Soybeans gained on Friday morning, as expectations that growers in the U.S., the second-biggest shipper in the world, will plant more corn at the expense of the oilseed. Dry weather in Brazil that has harmed crops also pushed the commodity higher, Bloomberg News reports.
Corn seeding may rise 3.1 percent this year to 94.8 million acres while the soybean area may increase 2.3 percent to 76.7 million acres, according to a survey of farmers and industry officials led by Chicago-based Linn Group Inc. The news outlet reports that forecast Somar Meterologia noted that the dry weather in Brazil is still affecting both crops.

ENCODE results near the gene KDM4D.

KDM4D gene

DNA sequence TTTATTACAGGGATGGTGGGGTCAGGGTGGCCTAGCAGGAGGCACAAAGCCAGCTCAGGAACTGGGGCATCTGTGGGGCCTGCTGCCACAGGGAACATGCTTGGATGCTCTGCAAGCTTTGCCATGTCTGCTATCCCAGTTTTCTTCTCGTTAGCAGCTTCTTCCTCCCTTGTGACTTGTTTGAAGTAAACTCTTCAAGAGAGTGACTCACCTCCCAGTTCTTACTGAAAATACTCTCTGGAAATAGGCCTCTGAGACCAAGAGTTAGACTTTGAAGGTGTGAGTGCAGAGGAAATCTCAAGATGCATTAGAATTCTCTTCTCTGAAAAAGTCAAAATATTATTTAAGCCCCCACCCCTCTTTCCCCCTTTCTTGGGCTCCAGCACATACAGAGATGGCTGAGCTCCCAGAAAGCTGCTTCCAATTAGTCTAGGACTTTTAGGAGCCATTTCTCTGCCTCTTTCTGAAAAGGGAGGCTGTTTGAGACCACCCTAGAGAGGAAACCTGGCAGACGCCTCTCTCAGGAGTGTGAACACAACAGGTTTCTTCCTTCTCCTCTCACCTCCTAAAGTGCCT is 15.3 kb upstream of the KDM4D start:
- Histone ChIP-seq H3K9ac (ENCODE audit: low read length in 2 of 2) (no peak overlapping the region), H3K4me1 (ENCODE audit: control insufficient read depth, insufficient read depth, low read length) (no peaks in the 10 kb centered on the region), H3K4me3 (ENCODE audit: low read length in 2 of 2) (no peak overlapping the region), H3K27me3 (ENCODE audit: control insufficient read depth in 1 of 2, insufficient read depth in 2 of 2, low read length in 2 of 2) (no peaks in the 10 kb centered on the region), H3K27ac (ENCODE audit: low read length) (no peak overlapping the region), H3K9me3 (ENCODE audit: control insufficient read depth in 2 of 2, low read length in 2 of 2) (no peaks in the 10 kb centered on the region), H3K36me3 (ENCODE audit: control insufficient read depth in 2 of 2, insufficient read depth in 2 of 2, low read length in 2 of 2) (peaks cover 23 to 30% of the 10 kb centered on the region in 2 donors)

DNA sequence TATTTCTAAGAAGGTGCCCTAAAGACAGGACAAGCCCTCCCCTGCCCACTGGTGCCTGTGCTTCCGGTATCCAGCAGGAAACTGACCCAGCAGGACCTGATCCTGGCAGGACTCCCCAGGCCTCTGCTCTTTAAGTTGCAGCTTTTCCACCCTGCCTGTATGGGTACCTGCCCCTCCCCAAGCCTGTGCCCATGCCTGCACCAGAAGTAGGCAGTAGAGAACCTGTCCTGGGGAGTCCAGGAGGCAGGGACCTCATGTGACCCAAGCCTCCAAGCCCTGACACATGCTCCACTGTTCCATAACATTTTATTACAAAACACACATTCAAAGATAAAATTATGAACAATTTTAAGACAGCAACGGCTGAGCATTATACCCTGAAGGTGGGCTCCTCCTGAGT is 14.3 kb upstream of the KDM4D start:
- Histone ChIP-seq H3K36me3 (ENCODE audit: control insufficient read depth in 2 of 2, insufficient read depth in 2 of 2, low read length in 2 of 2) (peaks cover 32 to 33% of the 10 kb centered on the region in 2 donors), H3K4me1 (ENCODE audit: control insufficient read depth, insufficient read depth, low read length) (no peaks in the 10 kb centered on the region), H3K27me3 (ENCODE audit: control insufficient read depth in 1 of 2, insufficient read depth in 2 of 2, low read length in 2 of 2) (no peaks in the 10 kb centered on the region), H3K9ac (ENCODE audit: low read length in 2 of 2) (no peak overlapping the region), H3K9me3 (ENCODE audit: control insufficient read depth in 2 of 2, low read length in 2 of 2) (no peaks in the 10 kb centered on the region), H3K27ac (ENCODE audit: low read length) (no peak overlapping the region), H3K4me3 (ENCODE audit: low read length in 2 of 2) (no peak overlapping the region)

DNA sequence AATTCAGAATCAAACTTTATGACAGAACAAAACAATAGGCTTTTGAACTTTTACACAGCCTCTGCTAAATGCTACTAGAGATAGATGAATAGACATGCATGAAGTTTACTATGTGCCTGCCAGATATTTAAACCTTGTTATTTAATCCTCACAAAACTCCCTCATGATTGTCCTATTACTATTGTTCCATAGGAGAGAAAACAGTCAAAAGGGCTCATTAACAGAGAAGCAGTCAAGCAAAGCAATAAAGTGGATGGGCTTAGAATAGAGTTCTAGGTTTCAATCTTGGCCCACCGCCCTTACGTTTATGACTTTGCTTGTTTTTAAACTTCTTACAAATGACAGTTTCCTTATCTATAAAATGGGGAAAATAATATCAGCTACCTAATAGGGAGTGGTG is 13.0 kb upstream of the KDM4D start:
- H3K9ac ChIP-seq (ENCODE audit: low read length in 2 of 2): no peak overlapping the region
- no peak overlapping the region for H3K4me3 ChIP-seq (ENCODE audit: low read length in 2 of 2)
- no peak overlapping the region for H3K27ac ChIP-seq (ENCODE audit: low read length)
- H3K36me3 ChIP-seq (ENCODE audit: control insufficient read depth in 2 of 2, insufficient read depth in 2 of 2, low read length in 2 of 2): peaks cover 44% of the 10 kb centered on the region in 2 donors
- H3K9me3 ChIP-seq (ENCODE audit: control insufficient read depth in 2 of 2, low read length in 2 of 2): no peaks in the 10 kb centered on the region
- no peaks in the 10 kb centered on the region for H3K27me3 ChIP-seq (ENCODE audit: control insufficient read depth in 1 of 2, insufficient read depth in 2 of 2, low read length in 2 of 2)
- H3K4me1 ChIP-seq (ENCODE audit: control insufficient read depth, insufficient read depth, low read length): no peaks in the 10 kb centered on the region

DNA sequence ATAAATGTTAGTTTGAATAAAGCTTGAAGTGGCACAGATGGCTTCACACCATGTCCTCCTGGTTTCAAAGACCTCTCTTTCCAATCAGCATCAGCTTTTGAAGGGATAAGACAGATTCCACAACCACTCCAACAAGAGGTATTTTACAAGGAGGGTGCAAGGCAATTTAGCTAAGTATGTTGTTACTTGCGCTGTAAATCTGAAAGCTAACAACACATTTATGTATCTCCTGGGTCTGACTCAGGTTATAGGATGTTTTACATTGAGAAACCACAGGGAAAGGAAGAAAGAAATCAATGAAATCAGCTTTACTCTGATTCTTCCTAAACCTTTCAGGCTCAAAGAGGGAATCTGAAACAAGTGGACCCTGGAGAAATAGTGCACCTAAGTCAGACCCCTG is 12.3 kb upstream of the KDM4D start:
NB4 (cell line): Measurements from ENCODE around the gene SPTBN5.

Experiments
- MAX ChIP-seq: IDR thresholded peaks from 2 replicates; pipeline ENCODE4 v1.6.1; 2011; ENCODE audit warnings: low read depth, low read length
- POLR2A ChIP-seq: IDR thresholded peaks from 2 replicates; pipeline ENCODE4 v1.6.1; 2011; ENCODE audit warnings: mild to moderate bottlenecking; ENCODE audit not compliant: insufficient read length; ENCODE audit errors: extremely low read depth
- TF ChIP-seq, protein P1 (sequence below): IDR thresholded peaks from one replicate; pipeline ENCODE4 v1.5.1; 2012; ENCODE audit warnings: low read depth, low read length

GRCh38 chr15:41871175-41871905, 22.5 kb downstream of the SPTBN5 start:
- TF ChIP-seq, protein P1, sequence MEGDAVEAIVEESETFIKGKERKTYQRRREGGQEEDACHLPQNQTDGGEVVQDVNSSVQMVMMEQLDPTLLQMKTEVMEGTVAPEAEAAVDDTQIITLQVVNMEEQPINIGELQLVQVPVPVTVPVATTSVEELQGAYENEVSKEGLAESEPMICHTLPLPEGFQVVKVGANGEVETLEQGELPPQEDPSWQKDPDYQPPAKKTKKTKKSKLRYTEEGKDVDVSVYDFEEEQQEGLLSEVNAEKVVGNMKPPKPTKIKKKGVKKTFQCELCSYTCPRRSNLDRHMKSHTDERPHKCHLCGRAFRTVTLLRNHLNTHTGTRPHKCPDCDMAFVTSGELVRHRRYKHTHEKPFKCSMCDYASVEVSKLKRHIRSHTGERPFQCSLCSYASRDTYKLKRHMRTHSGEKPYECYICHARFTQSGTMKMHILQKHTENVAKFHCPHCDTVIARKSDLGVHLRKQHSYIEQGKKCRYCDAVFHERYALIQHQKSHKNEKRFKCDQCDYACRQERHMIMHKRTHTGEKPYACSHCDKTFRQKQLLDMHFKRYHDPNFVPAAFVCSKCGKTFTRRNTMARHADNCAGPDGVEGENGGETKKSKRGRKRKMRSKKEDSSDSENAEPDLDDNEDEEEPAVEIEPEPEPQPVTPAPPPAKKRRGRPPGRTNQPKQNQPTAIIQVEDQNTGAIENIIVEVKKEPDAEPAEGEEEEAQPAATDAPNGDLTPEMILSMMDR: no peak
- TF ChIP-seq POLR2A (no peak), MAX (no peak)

U.S. corn "planting will actually be closer to 95 million acres, and that’s going to come at the expense of soybeans," Sudakshina Unnikrishnan, a London-based analyst at Barclays Capital, told Bloomberg. "And we have the South American drought that’s impacting production. With soybeans, the basic upward trend is still in place."
Soybeans for May delivery rose 1.3 percent to $13.6675 a bushel by 10:27 a.m. London time on the Chicago Board of Trade, according to the news outlet.
Reuters reports that soybeans also rebounded from earlier losses in the week due to the rising threat of a drought in Argentina.
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